Digital Version of March/April 2015
Digital Version of January/February 2015 Print Edition
Senators call for comprehensive commission on violence in wake of attack
As President Obama amplified his call for tighter gun control efforts in the coming year, a group of key senators urged the White House to consider creating a national committee that would take a comprehensive look at violence in the U.S.
In a Dec. 27 letter to Vice President Joe Biden, Senators Joe Lieberman (ID-CT), John McCain (R-AZ), Joe Manchin (D-WV) and Susan Collins (R-ME) encouraged Biden to recommend establishing the committee when he submits the conclusions of his task force on gun violence to the president and Congress in January.
Obama ratcheted up his call for more comprehensive gun control on Dec. 30 in an interview on NBC News’ “Meet the Press,” saying the Dec. 14 massacre at the Sandy Hook Elementary School in Newtown, CT, which claimed the lives of 20 schoolchildren and seven adults was the “worst day of my presidency.” He said he hoped to move some form of gun control legislation through Congress in the coming year.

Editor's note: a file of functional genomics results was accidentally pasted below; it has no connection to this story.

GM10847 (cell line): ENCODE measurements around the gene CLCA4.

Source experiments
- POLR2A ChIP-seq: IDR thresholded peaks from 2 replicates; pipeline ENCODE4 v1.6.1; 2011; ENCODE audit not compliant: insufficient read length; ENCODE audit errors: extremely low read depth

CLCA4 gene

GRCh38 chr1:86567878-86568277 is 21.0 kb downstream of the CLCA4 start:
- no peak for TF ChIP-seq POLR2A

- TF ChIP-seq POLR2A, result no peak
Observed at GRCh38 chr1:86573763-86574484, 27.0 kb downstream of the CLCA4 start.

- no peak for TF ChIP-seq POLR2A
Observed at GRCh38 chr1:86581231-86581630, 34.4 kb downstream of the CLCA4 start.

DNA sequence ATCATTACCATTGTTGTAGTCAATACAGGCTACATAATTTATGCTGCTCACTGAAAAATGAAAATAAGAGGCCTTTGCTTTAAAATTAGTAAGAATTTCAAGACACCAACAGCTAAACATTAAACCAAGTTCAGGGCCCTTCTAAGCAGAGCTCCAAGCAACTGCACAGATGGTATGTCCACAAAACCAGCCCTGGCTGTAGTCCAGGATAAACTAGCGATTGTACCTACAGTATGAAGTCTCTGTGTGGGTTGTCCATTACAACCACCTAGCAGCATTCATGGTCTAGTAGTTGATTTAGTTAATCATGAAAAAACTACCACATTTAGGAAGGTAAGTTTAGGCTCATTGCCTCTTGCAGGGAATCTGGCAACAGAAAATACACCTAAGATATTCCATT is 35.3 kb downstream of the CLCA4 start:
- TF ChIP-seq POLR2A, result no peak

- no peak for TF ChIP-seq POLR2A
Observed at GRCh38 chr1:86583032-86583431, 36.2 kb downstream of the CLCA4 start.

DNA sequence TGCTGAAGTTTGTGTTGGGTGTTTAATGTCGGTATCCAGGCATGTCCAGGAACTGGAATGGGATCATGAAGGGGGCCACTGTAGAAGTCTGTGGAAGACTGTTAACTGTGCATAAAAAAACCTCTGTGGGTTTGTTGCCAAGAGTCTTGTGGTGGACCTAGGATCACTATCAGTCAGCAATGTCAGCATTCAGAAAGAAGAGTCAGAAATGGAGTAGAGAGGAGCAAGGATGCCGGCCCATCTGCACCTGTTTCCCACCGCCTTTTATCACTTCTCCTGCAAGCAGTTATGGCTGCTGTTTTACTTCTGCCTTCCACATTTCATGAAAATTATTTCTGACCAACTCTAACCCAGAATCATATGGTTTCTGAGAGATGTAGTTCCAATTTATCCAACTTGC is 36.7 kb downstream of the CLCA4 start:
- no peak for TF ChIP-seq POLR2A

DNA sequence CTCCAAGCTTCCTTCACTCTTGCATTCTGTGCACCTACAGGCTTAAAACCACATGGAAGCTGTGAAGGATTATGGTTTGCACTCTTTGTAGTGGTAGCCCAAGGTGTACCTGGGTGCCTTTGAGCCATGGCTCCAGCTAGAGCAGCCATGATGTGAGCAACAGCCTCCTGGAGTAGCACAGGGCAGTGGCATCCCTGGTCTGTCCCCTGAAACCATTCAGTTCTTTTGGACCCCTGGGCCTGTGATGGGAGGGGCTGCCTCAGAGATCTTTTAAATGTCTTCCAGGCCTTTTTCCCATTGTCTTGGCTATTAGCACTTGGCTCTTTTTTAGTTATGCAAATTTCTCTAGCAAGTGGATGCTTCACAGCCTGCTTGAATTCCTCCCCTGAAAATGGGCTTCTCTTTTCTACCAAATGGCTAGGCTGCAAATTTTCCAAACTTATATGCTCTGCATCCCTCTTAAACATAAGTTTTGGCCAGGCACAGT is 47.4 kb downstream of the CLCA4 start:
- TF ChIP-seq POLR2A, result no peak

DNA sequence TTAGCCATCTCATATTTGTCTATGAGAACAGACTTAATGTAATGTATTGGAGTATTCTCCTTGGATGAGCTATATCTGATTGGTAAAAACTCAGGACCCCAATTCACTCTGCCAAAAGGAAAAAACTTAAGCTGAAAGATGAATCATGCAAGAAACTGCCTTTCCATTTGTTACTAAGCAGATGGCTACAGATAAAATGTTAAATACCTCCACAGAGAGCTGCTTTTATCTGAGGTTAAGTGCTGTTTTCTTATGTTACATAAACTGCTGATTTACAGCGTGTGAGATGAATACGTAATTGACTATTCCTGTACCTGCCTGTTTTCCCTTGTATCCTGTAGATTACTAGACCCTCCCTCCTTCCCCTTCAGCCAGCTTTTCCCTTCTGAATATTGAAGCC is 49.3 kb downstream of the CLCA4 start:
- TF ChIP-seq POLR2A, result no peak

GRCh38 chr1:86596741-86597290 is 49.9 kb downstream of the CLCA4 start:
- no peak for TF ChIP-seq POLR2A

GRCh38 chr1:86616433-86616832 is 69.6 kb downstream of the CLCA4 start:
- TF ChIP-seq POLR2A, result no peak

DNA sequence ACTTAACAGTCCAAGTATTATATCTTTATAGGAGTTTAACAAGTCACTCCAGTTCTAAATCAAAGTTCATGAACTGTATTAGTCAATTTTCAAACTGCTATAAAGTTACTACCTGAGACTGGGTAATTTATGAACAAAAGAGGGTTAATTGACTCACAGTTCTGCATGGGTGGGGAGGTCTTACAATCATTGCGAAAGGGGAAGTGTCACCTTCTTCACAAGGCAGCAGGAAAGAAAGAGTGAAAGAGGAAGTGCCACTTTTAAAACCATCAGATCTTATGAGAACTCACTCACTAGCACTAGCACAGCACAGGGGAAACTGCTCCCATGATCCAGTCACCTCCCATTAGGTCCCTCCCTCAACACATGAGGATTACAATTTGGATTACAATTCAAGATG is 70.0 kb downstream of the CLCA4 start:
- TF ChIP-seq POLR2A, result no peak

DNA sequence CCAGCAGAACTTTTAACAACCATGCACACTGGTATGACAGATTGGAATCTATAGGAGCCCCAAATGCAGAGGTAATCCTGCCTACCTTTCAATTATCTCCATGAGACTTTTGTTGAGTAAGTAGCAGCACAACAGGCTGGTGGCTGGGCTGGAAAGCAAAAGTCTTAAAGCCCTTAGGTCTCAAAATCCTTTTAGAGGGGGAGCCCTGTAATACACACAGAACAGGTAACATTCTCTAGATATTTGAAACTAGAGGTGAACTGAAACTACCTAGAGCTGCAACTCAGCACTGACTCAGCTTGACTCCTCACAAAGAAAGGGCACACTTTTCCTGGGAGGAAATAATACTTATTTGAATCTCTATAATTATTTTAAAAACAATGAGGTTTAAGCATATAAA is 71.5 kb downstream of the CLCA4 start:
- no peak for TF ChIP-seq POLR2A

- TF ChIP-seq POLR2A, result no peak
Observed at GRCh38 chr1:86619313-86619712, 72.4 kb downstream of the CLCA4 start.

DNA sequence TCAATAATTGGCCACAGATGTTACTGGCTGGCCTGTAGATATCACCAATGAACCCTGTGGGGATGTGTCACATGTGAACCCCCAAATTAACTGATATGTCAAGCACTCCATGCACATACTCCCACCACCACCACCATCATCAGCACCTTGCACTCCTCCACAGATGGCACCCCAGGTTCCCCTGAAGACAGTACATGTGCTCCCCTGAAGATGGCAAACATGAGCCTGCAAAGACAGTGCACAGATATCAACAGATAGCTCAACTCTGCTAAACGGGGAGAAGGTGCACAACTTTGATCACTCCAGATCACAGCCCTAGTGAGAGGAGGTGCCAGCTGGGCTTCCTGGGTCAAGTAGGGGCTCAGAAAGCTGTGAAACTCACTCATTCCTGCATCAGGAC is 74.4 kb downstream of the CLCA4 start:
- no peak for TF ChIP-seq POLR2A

In the days following the shootings, Obama appointed Biden to head a task force aimed at finding ideas on how to stem gun violence.
The senators asked Biden to consider the National Commission on Violence as a part of those recommendations, adding a similar proposal had been submitted in the wake of the 1999 mass shooting at Columbine High School.
The letter is one of the final acts in congress for Sen. Lieberman and Collins, as they leave office on Jan. 3.
“We believe that the root causes of this violence are complex and that responding to and preventing it will require a comprehensive approach that leaves no stone unturned,” said the letter to Biden.
A comprehensive approach, they said, would strengthen mental health care system, improve law enforcement, and keep guns out of the hands of those who would do ill with them. It would also address an entertainment culture “that too often glorifies violence, they said, adding “it will be essential to build a consensus grounded in facts. The recommendations of a National Commission on Violence could provide the basis for such a consensus.”